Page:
Public authorities go for in-house systems. As documented in my work on digital welfare, public administrations’ reliance on third-party vendors and the lack of in-house competencies are a recipe for unfair and opaque systems. The Wall Street Journal reviews how some European public authorities are starting to get their hands dirty with building algorithms or hire people who understand them.
About face: a survey of facial recognition evaluation. Two researchers surveyed over 100 face datasets constructed between 1976 and 2019 of over 17 million subjects. The historical analysis reveals that these datasets are contextual and not neutral, shaped by factors like political motivations, technological capability, and current norms. “Those working to improve this technology must acknowledge its legacy as a military and carceral technology, and their contribution toward those objectives.” Amen. 
Trust in the Blockchain Society - A must-see smartphone documentary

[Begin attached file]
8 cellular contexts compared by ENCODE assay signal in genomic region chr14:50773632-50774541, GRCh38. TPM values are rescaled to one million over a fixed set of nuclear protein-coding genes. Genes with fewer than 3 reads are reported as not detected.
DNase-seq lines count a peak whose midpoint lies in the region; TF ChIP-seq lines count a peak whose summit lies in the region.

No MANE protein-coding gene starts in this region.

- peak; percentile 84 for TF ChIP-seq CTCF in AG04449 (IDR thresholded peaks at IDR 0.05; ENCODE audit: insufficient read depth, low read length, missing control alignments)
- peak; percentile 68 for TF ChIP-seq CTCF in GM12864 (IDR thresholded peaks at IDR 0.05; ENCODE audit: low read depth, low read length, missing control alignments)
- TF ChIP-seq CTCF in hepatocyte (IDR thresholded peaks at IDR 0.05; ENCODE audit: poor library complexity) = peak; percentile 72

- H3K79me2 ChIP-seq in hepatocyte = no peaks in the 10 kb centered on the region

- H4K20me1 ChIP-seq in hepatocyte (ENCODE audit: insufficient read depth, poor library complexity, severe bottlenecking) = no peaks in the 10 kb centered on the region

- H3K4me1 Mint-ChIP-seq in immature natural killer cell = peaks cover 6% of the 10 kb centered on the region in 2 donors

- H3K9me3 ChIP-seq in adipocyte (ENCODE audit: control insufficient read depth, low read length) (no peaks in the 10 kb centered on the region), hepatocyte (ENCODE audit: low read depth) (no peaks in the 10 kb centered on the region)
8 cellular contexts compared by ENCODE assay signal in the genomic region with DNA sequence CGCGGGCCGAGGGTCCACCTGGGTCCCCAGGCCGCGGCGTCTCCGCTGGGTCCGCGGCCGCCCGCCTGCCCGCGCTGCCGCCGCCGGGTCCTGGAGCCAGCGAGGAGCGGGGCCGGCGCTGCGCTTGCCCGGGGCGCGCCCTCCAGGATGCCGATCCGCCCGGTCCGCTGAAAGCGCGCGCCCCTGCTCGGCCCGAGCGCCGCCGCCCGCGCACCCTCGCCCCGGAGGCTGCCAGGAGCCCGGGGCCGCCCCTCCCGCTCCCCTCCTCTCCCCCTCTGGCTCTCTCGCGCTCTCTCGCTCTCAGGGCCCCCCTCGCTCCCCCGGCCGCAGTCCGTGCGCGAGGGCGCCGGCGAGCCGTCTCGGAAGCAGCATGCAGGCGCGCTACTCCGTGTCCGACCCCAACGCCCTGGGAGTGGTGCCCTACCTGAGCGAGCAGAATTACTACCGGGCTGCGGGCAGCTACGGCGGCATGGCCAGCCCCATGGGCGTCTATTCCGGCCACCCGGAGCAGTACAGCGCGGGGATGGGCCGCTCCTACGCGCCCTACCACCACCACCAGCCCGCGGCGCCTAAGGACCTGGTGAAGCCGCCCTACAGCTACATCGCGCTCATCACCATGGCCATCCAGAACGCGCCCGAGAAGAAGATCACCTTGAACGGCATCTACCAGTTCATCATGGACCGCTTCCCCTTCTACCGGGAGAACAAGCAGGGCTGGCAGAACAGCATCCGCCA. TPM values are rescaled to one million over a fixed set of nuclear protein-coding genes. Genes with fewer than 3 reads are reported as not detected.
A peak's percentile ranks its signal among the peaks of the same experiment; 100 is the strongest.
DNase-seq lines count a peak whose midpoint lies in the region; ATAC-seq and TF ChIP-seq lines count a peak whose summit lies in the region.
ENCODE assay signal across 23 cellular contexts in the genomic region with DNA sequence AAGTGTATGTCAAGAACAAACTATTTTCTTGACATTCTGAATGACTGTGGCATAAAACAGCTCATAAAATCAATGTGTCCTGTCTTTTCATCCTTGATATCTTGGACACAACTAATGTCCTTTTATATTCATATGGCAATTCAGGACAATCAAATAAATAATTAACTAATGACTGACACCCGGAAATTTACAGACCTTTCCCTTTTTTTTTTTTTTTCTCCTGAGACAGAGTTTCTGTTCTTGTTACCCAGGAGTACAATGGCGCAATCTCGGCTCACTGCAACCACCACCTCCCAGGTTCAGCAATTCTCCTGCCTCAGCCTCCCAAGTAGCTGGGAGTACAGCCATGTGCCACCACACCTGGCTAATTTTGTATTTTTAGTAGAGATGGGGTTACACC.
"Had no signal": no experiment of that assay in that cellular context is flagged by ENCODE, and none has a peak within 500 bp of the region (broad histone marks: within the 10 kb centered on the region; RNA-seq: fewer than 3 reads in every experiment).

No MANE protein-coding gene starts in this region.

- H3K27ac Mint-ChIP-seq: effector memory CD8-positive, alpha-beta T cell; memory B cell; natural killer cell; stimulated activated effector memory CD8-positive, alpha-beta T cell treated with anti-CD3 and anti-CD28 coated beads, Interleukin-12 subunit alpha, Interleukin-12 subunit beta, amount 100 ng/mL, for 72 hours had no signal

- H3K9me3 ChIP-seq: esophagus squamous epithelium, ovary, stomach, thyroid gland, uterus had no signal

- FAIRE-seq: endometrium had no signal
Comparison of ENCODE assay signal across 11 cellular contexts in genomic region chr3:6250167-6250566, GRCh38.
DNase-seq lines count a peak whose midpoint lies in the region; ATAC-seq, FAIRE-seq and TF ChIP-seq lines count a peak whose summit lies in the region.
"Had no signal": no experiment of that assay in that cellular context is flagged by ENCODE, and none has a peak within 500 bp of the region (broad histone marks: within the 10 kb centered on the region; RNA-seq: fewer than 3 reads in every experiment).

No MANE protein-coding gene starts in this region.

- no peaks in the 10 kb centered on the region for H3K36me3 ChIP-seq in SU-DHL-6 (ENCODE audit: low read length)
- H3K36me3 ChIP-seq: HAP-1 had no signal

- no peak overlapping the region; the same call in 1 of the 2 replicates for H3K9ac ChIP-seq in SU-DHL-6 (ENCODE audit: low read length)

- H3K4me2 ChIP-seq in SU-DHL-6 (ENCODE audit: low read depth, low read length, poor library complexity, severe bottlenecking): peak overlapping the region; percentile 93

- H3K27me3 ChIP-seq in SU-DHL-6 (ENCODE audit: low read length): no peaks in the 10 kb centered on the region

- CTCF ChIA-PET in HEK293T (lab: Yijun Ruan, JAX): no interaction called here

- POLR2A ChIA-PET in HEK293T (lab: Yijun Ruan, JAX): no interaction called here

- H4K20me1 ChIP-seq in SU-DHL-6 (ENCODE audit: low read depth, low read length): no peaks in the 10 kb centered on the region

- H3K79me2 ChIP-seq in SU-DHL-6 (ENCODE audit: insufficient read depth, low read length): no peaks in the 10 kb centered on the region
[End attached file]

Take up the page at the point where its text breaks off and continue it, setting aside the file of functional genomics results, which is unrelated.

Trust in the Blockchain Society - A must-see smartphone documentary
Shots
/// In March the EU will issue a draft law on vaccine passports. Meanwhile, experts convened by the Ada Lovelace Institute invite to focus on scientific progress on vaccines efficacy instead of soft surveillance.
/// YouTube playlist of easy tutorials on how to identify, verify and analyse information online.
/// Seeing is not understanding: how to encourage data literacy early and prepare today’s kids to read data visualisations.
/// Reddit Is America’s unofficial unemployment hotline.
/// A succulent long interview about the relationship between the Black community in America and software, including civil rights, policing, and social platforms’ role.
Oh, dear!
Just in case: how to defeat a Boston Dynamics robot in mortal combat (link in image)
Just in case: how to defeat a Boston Dynamics robot in mortal combat (link in image)
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That’s all for this monthly tour of tech discovery under a socio-cultural lens. Share online, and forward to support my work, hit reply for feedback.
Aloha,
Marta
Did you enjoy this issue?
Marta Arniani